Commercial landlords and their tenants should be embracing so-called ‘green leases’ now ahead of the introduction of proposed new energy regulations, according to property lawyer Laurence Lacey from national law firm Clarke Willmott LLP.
He says the measures – outlined in a Government White Paper aimed at encouraging landlord and tenants to reduce their environmental impact – will prevent a landlord from letting out a commercial building if its Energy Performance Certificate (EPC) is below an E rating.
“The time has come for both sides to adopt green leases to create better and more sustainable buildings for the benefit of their respective businesses and the employees who occupy them,” said Laurence, a partner and commercial property specialist.
“While we are still some way from the inclusion of green lease provisions in all leases, the environmental and sustainability agenda is having an impact in terms of creating a drive to create better and more sustainable buildings for the future.
“This trend will increase as time goes on, so understanding these provisions is important and may ultimately avoid buildings becoming obsolete in the future.”
Green leases are set to become far more common due to the measures outlined in the White Paper with the intention that rented non-domestic buildings will need an EPC B rating by 2030, with a planned steppingstone of a C rating by 2027.
In August 2021 analysis by commercial property firm Colliers found 57 per cent of central London offices have D to G energy ratings, with only 20 cent with an EPC rating of A or B.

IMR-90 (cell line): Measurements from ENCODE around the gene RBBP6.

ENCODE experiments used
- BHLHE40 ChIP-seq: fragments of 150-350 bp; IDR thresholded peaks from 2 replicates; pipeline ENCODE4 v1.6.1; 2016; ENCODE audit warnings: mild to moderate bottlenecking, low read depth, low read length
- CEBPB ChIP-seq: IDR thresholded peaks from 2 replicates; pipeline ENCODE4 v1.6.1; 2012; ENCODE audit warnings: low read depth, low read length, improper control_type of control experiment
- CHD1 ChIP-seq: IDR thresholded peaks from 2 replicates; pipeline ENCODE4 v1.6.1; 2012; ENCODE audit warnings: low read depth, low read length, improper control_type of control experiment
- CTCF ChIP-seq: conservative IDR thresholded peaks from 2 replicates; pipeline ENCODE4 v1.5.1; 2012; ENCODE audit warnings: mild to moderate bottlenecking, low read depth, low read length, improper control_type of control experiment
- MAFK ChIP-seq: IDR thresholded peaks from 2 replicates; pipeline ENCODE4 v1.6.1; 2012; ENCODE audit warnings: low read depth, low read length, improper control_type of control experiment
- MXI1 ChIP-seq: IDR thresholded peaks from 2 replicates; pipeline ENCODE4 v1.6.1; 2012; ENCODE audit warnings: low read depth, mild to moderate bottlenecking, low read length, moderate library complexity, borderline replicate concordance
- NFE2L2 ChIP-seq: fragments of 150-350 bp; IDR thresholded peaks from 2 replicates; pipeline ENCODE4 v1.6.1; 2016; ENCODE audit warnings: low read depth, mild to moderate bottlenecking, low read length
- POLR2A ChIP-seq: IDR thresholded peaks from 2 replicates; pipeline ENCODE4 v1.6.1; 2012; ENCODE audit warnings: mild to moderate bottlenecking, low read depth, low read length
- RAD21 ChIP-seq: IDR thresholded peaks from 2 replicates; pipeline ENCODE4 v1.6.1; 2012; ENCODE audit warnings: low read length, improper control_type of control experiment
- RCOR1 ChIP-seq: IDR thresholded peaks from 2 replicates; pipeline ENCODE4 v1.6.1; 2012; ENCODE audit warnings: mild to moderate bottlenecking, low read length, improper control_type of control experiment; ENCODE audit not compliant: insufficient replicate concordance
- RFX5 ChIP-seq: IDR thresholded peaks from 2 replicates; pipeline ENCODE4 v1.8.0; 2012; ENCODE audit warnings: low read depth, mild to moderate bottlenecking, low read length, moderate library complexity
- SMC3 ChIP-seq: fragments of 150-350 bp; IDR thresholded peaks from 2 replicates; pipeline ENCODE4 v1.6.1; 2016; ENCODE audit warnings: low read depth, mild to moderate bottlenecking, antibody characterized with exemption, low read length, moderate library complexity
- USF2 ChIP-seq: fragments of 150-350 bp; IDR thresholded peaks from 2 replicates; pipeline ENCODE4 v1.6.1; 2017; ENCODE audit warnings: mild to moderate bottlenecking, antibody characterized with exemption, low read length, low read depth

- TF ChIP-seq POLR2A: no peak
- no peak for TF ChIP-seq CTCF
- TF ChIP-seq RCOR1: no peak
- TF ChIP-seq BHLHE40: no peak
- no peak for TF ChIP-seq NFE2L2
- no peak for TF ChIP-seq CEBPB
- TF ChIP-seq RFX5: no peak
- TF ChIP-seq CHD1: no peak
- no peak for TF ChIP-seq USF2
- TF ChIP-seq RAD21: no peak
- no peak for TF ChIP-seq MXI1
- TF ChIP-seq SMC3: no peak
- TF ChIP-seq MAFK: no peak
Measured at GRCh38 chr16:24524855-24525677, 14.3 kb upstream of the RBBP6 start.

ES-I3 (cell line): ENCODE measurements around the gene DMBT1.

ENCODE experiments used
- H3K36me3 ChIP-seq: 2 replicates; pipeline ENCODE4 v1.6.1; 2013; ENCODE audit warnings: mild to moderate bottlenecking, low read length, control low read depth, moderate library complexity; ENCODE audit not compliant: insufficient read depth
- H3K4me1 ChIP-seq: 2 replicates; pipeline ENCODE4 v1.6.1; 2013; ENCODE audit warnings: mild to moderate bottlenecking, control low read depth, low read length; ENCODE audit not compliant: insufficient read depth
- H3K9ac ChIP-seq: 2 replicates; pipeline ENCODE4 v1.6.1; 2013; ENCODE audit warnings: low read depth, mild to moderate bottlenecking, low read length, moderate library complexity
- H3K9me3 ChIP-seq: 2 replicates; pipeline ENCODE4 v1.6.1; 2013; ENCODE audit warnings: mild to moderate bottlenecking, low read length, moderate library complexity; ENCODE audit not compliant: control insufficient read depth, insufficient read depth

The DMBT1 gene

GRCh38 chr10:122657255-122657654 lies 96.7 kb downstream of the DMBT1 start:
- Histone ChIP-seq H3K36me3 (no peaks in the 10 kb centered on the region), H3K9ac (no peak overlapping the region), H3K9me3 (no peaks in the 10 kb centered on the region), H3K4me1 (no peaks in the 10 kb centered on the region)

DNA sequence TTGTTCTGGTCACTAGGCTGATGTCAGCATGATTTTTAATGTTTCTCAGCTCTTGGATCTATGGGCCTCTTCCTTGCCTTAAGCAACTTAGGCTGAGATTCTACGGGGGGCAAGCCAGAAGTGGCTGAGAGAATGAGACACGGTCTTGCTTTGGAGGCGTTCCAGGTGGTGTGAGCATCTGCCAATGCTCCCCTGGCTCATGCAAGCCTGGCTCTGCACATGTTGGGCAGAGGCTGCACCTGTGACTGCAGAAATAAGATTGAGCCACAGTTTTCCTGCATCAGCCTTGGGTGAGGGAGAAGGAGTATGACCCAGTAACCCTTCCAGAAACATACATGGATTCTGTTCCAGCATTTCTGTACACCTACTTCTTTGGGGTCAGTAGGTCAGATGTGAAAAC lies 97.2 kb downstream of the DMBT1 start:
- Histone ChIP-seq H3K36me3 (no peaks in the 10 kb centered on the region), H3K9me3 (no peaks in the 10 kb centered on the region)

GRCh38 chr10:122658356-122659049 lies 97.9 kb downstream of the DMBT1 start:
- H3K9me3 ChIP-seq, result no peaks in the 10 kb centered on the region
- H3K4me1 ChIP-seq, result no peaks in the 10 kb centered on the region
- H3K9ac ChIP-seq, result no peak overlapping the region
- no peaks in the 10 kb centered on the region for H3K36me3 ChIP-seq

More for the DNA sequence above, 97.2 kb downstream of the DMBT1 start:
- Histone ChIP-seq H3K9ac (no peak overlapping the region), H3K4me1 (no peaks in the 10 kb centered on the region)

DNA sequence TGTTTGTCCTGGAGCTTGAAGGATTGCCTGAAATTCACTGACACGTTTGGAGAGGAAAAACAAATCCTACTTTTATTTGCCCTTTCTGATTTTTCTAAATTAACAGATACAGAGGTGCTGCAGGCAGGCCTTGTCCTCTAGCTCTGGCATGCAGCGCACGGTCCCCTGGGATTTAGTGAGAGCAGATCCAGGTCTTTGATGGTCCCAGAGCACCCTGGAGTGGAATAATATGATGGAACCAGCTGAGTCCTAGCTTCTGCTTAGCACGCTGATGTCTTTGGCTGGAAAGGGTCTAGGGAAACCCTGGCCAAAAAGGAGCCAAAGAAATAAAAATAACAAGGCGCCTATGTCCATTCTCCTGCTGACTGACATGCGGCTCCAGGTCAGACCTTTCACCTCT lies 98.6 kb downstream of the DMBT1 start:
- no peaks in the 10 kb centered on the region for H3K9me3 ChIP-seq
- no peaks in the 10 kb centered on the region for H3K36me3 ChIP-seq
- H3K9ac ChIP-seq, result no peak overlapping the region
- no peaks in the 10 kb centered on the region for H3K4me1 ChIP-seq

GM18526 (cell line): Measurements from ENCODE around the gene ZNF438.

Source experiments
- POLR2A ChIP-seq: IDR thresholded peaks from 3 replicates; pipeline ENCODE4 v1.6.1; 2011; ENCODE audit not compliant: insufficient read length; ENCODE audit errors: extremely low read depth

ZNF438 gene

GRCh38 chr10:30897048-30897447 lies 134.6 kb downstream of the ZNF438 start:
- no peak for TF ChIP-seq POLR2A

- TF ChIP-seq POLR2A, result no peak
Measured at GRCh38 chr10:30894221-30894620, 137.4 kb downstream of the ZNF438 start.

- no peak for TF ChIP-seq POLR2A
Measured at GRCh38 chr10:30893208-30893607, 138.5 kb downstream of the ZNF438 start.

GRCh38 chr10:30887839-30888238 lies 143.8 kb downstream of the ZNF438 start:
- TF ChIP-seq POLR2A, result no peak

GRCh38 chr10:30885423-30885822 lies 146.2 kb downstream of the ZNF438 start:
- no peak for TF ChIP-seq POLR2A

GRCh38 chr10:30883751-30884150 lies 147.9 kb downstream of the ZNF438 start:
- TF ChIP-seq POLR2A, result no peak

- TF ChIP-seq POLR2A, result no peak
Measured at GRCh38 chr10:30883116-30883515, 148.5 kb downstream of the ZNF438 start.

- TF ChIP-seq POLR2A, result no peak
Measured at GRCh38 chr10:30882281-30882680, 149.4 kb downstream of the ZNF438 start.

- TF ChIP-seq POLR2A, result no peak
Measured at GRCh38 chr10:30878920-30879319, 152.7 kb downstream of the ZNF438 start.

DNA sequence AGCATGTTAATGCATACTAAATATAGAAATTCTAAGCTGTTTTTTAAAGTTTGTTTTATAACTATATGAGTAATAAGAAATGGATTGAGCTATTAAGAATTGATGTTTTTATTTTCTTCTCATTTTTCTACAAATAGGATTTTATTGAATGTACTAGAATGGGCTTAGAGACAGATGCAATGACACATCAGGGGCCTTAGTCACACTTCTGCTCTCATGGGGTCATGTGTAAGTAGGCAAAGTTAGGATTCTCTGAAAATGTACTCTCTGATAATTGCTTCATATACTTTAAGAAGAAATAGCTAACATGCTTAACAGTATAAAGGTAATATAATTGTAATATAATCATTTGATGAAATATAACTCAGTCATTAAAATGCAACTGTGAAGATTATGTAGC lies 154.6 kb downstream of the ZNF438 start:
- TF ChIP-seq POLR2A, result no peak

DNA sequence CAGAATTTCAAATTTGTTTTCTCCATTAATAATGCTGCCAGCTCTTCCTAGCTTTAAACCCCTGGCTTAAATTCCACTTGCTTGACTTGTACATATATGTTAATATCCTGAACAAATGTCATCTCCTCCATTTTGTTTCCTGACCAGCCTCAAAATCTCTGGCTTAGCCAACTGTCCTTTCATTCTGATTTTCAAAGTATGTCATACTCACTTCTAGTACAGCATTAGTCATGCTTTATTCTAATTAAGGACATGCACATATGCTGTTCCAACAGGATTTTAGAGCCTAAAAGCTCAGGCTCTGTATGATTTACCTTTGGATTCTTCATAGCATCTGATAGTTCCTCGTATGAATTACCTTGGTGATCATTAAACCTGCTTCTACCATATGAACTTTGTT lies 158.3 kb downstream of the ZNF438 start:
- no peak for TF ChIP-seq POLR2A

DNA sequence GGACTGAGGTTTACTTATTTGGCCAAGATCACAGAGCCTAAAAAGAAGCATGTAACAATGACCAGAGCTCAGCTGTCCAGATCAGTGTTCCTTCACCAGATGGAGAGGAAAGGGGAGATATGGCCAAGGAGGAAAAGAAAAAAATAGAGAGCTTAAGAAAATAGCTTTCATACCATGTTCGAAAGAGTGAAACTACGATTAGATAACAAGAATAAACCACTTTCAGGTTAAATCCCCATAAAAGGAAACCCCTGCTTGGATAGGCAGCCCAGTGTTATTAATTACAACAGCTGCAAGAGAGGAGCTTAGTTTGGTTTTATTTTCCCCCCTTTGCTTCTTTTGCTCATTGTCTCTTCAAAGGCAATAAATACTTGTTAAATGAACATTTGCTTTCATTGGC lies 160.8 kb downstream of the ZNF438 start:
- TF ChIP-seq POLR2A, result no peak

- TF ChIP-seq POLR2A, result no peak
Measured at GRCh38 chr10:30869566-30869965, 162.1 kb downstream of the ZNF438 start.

“If this was replicated across the UK it would indicate that large scale work will be required to meet the new Government objectives,” added Laurence.
“Commercial landlords and tenants need to work together to address the environmental and regulatory challenges. These changes can be negotiated at various stages either at the outset or during the term of an existing lease providing any changes are agreed by both parties.
“Landlords may find themselves without an alternative if they are to comply with Minimum Energy Standards Regulation and need to work out when to carry out the works to minimise the time the property is vacant.
“However, on the positive side, a more energy-efficient building may be more appealing and be part of both landlords and tenants’ corporate social responsibility or net zero strategy, delivering added value benefits.”